• Andreas Jörbeck

Customers measuring QoS – Salvation for mobile operators?

Ever since CarrierIQ got revealed as “spy-ware” running unknowingly on hundreds of thousands of mobile handset, the idea of measuring QoS on the handset has been a hot topic. Today there are many solutions on the market, some who even claim that this is the only way to measure true E2E quality and customer experience.

Is this the solution to replace probes and other OSS systems for measuring quality of service; and can mobile probes really feed customer service representatives with enough information to help an operator’s whole customer base with their trouble tickets? My response is that they can’t and that it will never be a replacement for other BSS/OSS-systems. Nevertheless it can be a good complement.

Let’s take a closer look of what can be achieved with “mobile based probes”

1) It will always, at least on paper, be easy to argue that the only way to capture true user experience is to measure it on the handset However there’s a flip-side to that coin, all mobile terminating traffic, such as mobile terminating calls, SMS:s and data push notifications, are initiated from the network side with a paging. If the handset has no coverage these pagings will fail and all that can be logged on the phone side is missing coverage, not how many calls and SMS:s that failed to be delivered during this period of no coverage. Additional core network problems can occur that a phone probe will not cover either.

2) Cheap to deploy since you use the device’s computing power to do your logging Save for licensing cost which is hard for me to estimate, there will definitely be provisioning cost for the operator as well as battery power cost for the subscribers. CPU power and battery life seem to go hand in hand. You barely have enough power for one day’s normal usage of a smartphone, so if the software drains more than 5-10%, of the battery per day I believe it will be a hard sell to the consumer.

3) Penetration of smartphones is ever increasing, so in theory you should be able to reach full penetration over time In a short term perspective penetration will definitely be a problem if you intend to try to support all your customers, or do meaningful corporate reporting. You will simply not get all data. In my view the “mobile probes” will give you a sample of what kind of service you deliver to your customers, which can be used to try to tweak your network to improve your service delivery. This can be a very valuable complement, and it could save you some drive tests etc. However, if you want to cover all your subscribers with QoS metrics you need other systems.

4) You can log things that aren’t possible from the network side – like battery status, installed apps and GPS based coordinates How much do you have access to for logging purposes? How does this vary between different models and OS versions? In essence how many useful and platform independent KPIs will you be able to derive? In a multi-vendor network it is often hard to get comparable KPIs between vendors like Ericsson & Huawei, just imagine the challenge for hundreds of less documented handset models.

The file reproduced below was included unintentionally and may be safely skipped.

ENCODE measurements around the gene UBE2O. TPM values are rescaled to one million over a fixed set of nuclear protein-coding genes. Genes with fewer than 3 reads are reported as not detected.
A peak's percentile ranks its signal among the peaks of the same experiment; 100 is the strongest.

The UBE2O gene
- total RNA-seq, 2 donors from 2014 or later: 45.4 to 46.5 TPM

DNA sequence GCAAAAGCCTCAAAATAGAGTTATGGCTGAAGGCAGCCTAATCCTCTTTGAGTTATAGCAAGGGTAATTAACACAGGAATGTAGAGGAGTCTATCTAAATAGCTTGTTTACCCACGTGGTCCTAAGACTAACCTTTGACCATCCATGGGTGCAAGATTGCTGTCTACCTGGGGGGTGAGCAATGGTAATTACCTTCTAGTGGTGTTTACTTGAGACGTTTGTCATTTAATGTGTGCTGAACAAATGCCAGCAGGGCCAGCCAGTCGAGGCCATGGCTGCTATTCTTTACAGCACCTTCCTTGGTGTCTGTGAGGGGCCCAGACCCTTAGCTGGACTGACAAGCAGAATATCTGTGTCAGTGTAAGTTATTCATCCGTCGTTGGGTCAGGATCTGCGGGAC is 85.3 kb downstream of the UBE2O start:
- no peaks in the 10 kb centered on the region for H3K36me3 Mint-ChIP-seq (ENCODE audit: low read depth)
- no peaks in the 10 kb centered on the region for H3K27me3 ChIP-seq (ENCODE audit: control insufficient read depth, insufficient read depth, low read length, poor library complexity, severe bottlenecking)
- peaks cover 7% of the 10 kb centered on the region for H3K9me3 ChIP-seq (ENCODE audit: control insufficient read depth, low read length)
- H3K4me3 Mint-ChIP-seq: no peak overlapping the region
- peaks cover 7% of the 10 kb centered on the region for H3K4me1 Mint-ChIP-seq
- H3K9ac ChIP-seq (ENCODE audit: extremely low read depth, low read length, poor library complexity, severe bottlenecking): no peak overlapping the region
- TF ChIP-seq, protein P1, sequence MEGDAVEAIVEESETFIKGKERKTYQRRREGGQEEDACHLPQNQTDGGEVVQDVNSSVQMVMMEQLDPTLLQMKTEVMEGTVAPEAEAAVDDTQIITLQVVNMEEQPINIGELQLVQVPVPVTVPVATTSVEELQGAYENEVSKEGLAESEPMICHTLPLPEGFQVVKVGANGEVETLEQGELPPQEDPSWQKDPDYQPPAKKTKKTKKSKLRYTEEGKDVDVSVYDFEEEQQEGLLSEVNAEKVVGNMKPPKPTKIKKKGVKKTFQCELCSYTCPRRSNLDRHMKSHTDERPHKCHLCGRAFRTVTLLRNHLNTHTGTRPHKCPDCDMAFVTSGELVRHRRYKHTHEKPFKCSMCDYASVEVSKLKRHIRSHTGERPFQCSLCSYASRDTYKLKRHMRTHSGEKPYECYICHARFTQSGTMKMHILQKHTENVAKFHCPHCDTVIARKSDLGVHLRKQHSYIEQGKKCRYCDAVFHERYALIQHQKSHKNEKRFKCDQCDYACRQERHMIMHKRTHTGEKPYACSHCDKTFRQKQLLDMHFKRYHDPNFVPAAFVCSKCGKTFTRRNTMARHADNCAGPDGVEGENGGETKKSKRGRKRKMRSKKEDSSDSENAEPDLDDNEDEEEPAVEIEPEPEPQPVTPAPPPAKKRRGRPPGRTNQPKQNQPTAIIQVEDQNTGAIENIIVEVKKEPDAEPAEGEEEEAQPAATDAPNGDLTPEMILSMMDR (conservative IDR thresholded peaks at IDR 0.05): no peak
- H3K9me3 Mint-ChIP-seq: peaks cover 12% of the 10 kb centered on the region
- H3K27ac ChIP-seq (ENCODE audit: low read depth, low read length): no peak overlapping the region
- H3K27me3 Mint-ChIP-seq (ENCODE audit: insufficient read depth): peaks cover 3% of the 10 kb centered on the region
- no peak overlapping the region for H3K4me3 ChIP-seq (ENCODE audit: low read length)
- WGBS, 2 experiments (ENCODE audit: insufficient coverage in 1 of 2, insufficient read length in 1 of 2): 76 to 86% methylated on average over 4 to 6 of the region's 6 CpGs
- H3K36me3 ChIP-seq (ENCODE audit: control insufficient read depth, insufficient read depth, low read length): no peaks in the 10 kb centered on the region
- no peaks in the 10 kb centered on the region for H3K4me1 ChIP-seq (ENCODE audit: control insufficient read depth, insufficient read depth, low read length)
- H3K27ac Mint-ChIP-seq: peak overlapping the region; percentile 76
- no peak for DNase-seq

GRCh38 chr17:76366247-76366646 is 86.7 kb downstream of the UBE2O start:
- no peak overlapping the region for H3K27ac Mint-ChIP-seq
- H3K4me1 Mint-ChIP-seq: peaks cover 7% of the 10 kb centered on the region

5) Customer profiling, based on more parameters that can be captured in the network Integrity could be a show stopper for penetration altogether. For the noble cause – improved service quality, it might be acceptable, but there might be legal issues in some countries around having software logging GPS positions, DPI and other user information. In addition, customers might not accept having such software running on their devices.

6) In the larger picture, mobile probes can be an excellent way of bench-marking different operators There are already several speed-testing and coverage measuring apps available for consumers. Crowd sourcing these metrics can both be a valuable source for consumers comparing quality between mobile service providers and a great new source for an operator to get an additional quality metrics for internal use.

In my opinion mobile based probes can and will be an additional valuable asset when tweaking your mobile network to deliver the best possible quality. But, it will not replace probes or other OSS system for a very long time. These are still the best sources of information when you want to cover your whole subscriber base with CEM solutions, for customer service, service assurance, predictive churn analysis or capturing profiling data for one-to-one marketing.

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